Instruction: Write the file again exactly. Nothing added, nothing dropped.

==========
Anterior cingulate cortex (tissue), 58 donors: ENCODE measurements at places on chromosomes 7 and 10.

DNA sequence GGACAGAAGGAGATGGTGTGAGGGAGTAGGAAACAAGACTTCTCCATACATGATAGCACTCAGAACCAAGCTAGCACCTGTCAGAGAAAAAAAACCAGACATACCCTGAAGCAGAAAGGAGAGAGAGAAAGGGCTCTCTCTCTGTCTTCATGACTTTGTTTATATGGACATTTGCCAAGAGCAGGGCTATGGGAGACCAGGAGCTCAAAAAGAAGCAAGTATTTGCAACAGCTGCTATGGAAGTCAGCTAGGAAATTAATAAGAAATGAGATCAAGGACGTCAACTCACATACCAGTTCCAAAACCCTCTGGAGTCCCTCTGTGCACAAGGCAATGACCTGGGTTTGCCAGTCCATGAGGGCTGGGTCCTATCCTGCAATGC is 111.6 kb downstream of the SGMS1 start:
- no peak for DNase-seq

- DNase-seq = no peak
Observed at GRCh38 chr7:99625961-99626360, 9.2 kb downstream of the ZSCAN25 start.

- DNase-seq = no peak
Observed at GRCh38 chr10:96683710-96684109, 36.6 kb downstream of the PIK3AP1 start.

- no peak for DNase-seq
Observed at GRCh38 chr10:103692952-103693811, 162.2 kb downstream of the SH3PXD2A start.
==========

Anterior cingulate cortex (tissue), 58 donors: ENCODE measurements at places on chromosomes 7 and 10.

DNA sequence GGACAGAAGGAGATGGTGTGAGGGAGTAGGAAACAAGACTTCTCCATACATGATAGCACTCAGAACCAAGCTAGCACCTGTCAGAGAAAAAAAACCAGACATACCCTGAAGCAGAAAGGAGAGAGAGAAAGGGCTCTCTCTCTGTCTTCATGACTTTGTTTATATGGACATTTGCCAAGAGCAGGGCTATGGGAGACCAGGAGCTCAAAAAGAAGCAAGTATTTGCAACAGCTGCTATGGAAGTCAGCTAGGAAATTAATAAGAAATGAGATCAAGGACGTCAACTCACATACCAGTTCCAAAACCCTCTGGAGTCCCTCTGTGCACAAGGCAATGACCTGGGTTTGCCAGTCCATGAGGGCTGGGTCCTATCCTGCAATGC is 111.6 kb downstream of the SGMS1 start:
- no peak for DNase-seq

- DNase-seq = no peak
Observed at GRCh38 chr7:99625961-99626360, 9.2 kb downstream of the ZSCAN25 start.

- DNase-seq = no peak
Observed at GRCh38 chr10:96683710-96684109, 36.6 kb downstream of the PIK3AP1 start.

- no peak for DNase-seq
Observed at GRCh38 chr10:103692952-103693811, 162.2 kb downstream of the SH3PXD2A start.